MIAMI (CBSMiami) – With 46 cases, Florida has more instances of the UK COVID-19 variant than any other state in the U.S., according to Centers for Disease Control and Prevention data.
California is second on the list with 40 reported cases. Colorado is third with six, according to the CDC’s data.READ MORE: Paraguayan President's Sister-In-Law Reported Missing After Surfside Partial Building Collapse
Nationwide, there are 122 cases, compared to 52 earlier this month.
The U.K. variant, also known as B.1.1.7., is thought to be up to 70 percent more transmissible than the original strain, however, the CDC says there is no evidence that it’s more deadly.
“This new strain is more contagious, and that means more people will get infected,” said Dr. Frederick Southwick, a professor of medicine and a specialist in infectious diseases at the University of Florida. “If we had a problem, we’re going to have more of a problem now.”
The first known case in Florida of the new variant was disclosed by health officials on New Year’s Eve, when officials identified a Martin County man with no known history of travel as the state’s first case of the variant.READ MORE: Surfside Condo Collapse: At Least One Dead, 99 Unaccounted For; 55 Units Involved In Catastrophe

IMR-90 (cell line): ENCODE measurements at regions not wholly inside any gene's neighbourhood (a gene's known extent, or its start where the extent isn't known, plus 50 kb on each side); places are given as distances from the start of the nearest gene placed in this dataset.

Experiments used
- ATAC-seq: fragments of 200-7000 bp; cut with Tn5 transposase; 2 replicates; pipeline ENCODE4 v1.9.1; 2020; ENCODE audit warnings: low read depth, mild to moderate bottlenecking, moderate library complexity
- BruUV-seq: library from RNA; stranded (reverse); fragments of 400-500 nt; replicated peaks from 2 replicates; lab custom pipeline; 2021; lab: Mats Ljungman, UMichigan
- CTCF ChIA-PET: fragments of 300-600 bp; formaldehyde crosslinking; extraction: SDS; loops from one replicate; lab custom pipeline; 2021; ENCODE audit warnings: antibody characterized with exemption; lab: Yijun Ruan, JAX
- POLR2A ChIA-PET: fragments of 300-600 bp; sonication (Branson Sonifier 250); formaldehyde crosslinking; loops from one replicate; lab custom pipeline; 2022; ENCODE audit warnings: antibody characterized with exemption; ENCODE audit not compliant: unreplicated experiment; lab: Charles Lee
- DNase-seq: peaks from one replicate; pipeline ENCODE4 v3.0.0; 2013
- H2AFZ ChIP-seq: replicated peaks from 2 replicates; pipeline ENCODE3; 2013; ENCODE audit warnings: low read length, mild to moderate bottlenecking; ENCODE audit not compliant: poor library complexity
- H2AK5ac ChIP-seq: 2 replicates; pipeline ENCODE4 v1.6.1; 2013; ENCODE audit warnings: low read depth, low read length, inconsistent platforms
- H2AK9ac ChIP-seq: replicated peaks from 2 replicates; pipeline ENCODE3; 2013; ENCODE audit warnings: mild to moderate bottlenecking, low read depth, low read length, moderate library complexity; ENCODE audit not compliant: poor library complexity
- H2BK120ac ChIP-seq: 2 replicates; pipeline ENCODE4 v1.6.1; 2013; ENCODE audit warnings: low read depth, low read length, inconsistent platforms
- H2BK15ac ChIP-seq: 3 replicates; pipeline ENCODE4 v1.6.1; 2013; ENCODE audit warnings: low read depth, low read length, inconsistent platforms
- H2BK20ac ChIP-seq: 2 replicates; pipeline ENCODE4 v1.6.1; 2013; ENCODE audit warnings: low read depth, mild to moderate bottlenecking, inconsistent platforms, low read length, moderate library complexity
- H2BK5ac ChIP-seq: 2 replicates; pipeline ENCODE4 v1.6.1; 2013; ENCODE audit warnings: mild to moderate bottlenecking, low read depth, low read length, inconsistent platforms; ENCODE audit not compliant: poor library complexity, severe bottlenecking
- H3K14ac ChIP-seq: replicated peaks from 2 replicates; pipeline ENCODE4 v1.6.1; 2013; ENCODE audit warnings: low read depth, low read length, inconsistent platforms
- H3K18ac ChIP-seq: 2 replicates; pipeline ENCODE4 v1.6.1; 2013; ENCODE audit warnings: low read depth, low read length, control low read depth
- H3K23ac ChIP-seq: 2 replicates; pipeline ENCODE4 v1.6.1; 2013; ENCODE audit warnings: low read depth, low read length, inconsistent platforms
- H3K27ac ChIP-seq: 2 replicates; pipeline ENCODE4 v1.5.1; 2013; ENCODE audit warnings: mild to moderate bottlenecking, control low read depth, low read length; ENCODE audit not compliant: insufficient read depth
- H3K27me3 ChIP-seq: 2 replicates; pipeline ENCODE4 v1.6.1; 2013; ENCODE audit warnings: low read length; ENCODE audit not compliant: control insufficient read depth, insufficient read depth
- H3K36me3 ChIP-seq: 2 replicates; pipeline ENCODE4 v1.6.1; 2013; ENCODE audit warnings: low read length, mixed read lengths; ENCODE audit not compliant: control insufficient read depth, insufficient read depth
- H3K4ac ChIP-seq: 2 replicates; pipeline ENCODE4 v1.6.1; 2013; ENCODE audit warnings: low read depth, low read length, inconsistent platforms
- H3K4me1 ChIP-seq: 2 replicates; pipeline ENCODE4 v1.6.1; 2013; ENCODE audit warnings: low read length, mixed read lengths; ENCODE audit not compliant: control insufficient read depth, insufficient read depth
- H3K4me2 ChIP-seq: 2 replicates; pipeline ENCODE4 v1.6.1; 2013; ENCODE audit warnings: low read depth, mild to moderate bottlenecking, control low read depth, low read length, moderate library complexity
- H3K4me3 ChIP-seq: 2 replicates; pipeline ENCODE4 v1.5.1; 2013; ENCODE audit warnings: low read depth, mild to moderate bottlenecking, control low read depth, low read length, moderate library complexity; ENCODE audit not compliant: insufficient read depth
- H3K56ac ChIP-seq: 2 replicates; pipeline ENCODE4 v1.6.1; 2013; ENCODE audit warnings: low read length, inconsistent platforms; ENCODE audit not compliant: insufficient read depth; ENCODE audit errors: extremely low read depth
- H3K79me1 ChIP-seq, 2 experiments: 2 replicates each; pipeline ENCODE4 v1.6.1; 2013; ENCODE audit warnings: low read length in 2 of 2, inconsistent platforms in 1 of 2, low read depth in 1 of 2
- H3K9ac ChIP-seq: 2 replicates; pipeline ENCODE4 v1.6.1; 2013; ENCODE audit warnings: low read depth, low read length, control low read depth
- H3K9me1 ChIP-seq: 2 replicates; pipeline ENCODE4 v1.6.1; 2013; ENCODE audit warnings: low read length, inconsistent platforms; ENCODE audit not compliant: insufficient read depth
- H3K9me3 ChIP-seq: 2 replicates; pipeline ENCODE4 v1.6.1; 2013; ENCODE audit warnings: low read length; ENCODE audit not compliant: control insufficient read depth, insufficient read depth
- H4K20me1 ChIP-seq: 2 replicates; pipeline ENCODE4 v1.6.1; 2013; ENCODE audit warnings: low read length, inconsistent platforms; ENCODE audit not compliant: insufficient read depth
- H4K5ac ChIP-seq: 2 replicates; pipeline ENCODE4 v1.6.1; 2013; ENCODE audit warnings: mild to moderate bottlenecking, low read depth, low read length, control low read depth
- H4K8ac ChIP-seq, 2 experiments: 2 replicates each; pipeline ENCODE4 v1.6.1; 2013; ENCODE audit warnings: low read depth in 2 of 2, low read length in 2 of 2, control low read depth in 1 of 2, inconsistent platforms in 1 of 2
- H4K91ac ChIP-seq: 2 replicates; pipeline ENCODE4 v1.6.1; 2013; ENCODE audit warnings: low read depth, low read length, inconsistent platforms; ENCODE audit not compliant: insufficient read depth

On Jan. 4, South African health officials announced they also detected a new, seemingly more contagious strain but for now, the UK variant was the only new strain discovered in Florida.
In addition, scientists are confident so far that the current Moderna and Pfizer vaccines will still work against the known variant strains.
TRENDING STORIES ON CBSMIAMI.COM
- COVID-19 Data Scientist Rebekah Jones Released From Jail, Said She Tested Positive For COVID-19
- Pembroke Pines Teen Nicole Martinez, Kidnapped At Gunpoint, Found In Virginia
- Reports Of Unexplained Shaking Rattles South Florida Residents On Friday
The Florida Department of Health has not identified which counties where the variant cases have been found.MORE NEWS: Fire Breaks Out At Partially Collapsed Surfside Building
Florida is part of a consortium led by the CDC involving 37 state and local public health laboratories, in an effort to track the variant as it becomes more prevalent.